Who are street children?

While street children are easy to see in many big cities in the world such as Jakarta, Kolkata and San Paolo, they defy convenient generalisations about who they are.

Most of those who are there on their own (or possibly with a sibling) are there because of family break-down of some kind and/or of acute poverty. Children may be there because of abuse from family members, often from a step-parent or from a close (usually older) relative. They include children who have been orphaned and who have lost either one, or both parents. Some are homeless, and sleep on the streets, while others may have shelter and are simply working on the streets. Some are living with a family group who have become homeless, or who are living in slum shanties. Many work in open-air markets, or at roadside eating places. Others survive by begging or by rag-picking from rubbish dumps and waste bins. In order to survive, many are forced into petty crime such as thieving, and/or into prostitution. Some street children are there because they have become separated from their family by conflict (as in parts of Africa), and some may have been pressganged into fighting and even killing.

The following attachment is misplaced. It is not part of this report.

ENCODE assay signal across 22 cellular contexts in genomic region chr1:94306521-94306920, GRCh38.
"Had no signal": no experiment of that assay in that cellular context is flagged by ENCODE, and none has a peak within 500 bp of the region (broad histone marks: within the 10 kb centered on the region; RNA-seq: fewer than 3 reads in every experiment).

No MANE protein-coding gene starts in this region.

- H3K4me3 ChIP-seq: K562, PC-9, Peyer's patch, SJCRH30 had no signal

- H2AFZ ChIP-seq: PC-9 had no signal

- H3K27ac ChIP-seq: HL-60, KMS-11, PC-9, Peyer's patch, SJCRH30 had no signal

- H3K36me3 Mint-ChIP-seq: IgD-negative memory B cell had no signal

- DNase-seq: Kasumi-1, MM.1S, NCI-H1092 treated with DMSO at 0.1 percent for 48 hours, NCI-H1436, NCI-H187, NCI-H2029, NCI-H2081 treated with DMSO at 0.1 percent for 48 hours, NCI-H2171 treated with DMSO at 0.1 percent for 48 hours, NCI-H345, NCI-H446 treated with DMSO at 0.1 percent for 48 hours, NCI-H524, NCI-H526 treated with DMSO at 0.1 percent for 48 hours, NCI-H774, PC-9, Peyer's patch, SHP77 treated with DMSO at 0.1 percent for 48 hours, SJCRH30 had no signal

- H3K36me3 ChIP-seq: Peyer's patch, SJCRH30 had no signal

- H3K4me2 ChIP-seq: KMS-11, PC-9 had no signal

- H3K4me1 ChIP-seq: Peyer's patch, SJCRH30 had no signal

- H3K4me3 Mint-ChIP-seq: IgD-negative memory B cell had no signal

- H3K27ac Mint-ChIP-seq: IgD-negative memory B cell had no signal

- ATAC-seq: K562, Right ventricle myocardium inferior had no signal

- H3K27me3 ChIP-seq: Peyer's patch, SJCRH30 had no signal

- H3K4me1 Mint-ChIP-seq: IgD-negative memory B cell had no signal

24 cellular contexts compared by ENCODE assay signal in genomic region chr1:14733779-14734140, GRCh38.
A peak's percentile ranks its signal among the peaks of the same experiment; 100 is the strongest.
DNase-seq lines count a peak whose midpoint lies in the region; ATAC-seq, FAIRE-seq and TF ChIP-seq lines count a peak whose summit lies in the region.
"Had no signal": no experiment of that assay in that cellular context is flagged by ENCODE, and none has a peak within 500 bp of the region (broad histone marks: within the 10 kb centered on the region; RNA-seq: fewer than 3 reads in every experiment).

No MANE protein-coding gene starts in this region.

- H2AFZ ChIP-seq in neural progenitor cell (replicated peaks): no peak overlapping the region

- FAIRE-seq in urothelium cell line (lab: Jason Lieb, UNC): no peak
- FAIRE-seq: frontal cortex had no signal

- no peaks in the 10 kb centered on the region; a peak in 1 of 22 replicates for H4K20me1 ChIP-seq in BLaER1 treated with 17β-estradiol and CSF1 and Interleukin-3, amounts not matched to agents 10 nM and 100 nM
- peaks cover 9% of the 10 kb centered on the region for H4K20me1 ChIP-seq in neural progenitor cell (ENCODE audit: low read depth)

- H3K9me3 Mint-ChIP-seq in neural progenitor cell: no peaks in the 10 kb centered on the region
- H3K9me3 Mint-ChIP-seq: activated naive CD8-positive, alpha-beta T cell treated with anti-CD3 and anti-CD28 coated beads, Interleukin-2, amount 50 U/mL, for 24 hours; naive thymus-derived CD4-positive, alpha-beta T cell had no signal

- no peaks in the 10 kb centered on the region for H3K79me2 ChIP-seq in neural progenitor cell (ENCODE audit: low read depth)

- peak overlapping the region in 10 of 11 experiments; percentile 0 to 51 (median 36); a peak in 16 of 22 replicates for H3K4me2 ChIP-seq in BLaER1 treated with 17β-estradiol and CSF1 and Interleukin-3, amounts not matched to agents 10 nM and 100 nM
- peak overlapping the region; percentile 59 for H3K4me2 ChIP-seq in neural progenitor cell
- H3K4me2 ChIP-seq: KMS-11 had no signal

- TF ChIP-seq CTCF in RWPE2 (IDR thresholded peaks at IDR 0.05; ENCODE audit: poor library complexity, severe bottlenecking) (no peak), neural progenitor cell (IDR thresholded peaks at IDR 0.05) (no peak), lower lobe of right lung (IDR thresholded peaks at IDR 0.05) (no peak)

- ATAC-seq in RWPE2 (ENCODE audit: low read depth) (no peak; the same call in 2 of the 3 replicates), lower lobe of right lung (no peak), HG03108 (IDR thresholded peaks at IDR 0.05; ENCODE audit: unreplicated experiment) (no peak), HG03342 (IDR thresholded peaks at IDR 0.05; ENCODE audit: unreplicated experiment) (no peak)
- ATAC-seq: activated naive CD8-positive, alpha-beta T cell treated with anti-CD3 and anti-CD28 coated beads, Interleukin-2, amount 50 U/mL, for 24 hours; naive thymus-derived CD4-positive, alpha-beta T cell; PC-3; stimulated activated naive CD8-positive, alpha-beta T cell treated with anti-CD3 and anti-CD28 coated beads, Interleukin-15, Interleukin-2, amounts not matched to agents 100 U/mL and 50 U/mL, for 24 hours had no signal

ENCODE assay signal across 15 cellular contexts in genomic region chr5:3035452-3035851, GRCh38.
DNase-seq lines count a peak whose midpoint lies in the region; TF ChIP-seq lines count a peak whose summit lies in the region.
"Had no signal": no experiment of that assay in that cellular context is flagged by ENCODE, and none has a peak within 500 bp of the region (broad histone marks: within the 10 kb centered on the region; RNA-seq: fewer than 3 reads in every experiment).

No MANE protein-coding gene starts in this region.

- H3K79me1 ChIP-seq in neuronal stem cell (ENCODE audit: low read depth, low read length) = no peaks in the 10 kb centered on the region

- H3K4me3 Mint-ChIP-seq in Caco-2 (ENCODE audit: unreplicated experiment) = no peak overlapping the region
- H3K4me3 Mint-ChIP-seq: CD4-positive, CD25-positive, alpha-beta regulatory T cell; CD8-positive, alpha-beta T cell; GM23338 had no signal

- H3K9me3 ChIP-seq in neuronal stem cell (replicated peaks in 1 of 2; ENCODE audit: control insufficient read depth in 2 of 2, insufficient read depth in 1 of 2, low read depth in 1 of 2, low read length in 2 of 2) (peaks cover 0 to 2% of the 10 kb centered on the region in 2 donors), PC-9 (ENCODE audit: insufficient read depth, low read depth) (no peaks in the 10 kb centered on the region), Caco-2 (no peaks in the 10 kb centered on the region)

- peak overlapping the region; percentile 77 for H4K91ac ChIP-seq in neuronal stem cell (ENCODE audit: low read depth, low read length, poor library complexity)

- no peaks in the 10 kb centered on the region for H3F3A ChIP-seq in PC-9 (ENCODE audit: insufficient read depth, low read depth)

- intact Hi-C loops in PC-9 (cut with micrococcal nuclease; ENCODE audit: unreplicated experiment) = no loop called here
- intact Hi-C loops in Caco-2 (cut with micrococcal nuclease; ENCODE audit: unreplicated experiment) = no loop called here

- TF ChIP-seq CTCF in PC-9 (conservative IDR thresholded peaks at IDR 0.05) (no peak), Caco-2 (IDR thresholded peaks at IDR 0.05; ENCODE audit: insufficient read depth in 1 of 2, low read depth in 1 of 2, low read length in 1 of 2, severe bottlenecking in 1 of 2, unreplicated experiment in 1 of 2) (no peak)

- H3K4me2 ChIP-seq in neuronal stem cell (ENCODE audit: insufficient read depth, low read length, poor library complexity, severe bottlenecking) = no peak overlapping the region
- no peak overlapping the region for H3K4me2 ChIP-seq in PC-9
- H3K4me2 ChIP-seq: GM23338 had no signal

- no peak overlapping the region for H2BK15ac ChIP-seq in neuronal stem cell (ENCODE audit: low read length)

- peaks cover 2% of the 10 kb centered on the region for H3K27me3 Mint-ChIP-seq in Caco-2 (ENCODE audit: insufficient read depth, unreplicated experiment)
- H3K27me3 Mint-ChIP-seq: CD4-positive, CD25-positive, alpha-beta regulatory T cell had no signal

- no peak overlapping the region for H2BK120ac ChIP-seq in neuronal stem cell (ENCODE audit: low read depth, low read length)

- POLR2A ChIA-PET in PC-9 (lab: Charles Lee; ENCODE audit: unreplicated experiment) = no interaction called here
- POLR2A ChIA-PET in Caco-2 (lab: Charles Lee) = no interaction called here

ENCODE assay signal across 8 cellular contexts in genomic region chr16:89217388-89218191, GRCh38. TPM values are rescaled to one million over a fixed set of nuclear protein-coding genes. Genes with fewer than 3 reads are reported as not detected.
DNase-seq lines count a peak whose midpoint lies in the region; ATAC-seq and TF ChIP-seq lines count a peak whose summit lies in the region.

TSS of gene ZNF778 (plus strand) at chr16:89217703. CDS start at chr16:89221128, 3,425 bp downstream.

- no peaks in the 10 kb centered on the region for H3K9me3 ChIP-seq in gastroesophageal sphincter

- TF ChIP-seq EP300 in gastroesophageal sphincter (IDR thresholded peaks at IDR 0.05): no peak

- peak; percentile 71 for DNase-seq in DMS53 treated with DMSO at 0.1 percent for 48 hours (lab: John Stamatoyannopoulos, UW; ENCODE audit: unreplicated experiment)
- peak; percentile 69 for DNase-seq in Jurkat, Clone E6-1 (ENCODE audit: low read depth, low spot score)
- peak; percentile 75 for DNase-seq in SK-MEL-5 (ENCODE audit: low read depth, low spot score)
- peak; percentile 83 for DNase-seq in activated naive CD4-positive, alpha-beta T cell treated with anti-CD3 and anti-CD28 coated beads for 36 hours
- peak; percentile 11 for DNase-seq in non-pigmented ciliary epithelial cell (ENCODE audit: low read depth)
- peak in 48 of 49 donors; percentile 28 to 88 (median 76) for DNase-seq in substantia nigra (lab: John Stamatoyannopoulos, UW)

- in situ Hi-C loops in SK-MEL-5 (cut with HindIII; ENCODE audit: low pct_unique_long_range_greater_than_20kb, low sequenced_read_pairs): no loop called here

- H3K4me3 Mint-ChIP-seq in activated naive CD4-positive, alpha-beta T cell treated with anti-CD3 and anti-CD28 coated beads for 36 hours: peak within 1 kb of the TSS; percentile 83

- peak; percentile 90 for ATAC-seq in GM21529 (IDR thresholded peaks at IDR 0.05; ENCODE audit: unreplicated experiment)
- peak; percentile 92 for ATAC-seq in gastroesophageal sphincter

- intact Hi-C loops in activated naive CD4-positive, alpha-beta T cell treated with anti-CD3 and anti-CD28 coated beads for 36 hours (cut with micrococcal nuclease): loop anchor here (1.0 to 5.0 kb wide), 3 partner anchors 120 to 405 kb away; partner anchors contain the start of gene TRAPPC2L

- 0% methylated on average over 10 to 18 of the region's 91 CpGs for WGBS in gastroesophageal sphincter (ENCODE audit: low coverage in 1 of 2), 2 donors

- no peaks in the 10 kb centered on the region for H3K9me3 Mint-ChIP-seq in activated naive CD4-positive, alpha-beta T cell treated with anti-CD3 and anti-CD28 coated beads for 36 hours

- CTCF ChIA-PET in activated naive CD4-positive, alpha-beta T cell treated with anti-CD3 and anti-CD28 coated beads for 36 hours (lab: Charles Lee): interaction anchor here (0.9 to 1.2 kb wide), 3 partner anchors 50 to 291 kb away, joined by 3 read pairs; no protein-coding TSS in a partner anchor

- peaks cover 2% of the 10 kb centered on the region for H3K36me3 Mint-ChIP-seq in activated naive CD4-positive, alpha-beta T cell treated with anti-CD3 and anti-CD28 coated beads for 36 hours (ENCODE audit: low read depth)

The term ’street children’ is commonly used, because it is short and is widely understood. Some say that the words give off a negative impression, and that it labels and stigmatises children. Others say that it gives them a sense of identity, and possibly a sense of belonging. 

Most street-connected children are extremely lonely, lacking essential family support. They are liable to get drawn into local gangs, and to be introduced to various kinds of substance abuse.

UNICEF’s definition includes three different categories:

  • children ‘of’ the street (street-living children), who sleep in public places without their families
  • children ‘on’ the street (street working children), who work on the streets during the day and return to their family home to sleep, and
  • street-family children who live with their family on the street.

It is important for everyone working in the field to listen to what the children themselves say. While they may be poor, hungry, scared and possibly ill, they also help each other. They form groups of friends, and each child is unique, and has great potential. The children have views and experience of their own, and some of their life skills and survival skills may be highly developed. At the same time, they are very vulnerable.